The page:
I respect that. However, I judge myself and value myself on my creative and intellectual output. I want to do stuff that is not trivial, and admittedly, this is a preference. I could teach piano and I'm sure I could be quite successful at it, but I don't like the idea of pushing the barrel down the road. My parents said that given what I knew now, I might let my kids take piano lessons so that they might grow up to be good pianists. I am admittedly selfish and have a bit of a chip on my shoulder about not having opportunities as a child to advance and actually become competitively good at an area of my interest.
It usually does require talent, effort and opportunity to become world class and many who have reached this level appear to have stepped up on the shoulders of others (parents, mentors, coaches) who have already navigated the pathways and were thus able to give the next generation a head start. I can understand why, as a plurally gifted individual with a lot of potential (still), who would have been willing to put in effort if appropriately motivated, you mourn that you haven’t received such an opportunity. That is valid, and it’s possibly a regret that some of us, and likely many others, have also experienced, but won’t, by itself, help you progress forward. I suspect that a lot of advice here comes from the wisdom of hindsight, of ways that mature individuals have navigated different pathways to other successes which we now feel are equally, if not more, fulfilling, but are not regarded, at least not by the general public, as ‘world class’. I don’t think the teen version of me would have appreciated my current values as someone who would now prefer to be at a dinner table conversing with jacks and jills of all trades who have led productive lives, rather than with monomaniacs (not that all world class achievers are necessarily such).
For both maths and music, some of my experiences may be relevant to yours. One of my parents led a carefree childhood and excelled at many sports (including selection into a school aged national team as an amateur) but regretted their lack of opportunity to learn music and so started me at a very young age. I was obedient and diligent, so with an early formal start, appeared precociously ‘talented’. However, as Indigo alluded, the regimented discipline my music teachers tried to enforce completely drowned my personal enjoyment and interest in music, such that after investing some ten years in practice and preparation for AMEB exams, when my parents allowed me to discontinue formal lessons in favour of spending my time on school studies, I stopped playing altogether. In contrast, I loved maths but received parental encouragement only so far as to achieve high marks at school. I borrowed books with Olympiad problems and worked through them myself and, like you, made it to the level of national finalist solely on my own steam. From what I observed of the backgrounds of other finalists, I believe I might have gotten further if I had been given support and earlier opportunities, so I am no stranger to the thoughts and feelings you’ve expressed.
I resolved to offer opportunities but not impose any expectations on my kids. They’ve all preferred to take their own routes of self-discovery and declined tutors of any kind although they’ve been happy to receive material resources such as instruments and equipment to pursue their interests, so with aptitude, effort and offered opportunities, they are choosing paths with many scenic detours rather than speeding to destinations. A recent experience highlights the benefits of this - DS, a self taught musician, performed at an eisteddfod and gained second place. The pianist in first place, who was clearly classically trained and played a well known, technically difficult, piece to perfection, bounded up to DS afterwards and asked him where he got the ‘awesome arrangement’ of the popular piece he played, hoping to download the manuscript. When he understood that the piece was DS’s own arrangement, he expressed surprise. The other youngster’s performance skills could potentially become world class if he continues to apply himself, but he was quite apparently impressed with the skills of a ‘Jack of all trades’. Whilst you have mentioned the possibility of performing and teaching, I wonder if you have considered exploring composition, as it is an area of music which others tend to enter later and one where innate musicality, creativity and other mental abilities are of greater consequence than commencement age.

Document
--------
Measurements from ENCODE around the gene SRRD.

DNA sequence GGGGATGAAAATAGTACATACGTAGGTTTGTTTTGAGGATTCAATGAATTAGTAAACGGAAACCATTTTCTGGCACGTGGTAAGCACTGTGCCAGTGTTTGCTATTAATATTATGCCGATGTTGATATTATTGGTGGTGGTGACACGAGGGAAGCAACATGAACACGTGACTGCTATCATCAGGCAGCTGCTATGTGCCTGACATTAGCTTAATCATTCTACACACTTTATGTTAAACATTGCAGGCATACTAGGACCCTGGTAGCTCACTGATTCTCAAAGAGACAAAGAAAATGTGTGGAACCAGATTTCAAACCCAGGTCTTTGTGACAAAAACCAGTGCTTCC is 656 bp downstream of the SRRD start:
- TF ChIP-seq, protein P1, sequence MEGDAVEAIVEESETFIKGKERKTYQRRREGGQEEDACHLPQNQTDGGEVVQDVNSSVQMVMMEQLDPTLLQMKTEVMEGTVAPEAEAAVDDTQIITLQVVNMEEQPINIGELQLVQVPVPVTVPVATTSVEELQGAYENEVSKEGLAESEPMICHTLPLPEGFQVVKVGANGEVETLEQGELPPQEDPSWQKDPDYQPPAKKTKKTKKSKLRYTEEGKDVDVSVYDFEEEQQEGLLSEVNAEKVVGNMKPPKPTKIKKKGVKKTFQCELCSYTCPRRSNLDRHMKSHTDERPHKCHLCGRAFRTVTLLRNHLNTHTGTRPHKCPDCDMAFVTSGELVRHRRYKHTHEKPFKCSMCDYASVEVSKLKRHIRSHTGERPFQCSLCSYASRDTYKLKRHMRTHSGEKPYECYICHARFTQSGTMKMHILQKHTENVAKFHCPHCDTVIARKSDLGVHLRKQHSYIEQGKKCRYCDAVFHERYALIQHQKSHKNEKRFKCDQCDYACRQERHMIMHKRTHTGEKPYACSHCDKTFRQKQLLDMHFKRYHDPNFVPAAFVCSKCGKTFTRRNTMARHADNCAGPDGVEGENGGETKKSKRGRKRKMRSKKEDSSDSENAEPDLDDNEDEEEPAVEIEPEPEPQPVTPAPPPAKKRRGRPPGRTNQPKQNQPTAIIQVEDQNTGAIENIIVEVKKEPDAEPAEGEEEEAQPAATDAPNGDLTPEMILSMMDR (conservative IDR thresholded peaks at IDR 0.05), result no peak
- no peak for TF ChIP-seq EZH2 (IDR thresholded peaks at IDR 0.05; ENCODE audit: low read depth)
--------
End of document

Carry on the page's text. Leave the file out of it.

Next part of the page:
BTW, DS is aiming to study R & D engineering to try to develop and eventually put his STEM skills and creativity to good use, but also intends to use his YouTube channel as an outlet for his interest in music composition and has taken up decathlon training as it appeals to his approach of continually aiming for PBs rather than aiming to be world class in a single event. He generously helps his less academically able classmates and reliably undertakes menial household chores, even often his sisters’ shares. I will consider myself to have been a successful parent if he doesn’t ever need to struggle with feelings of regret which previous generations have had to resolve.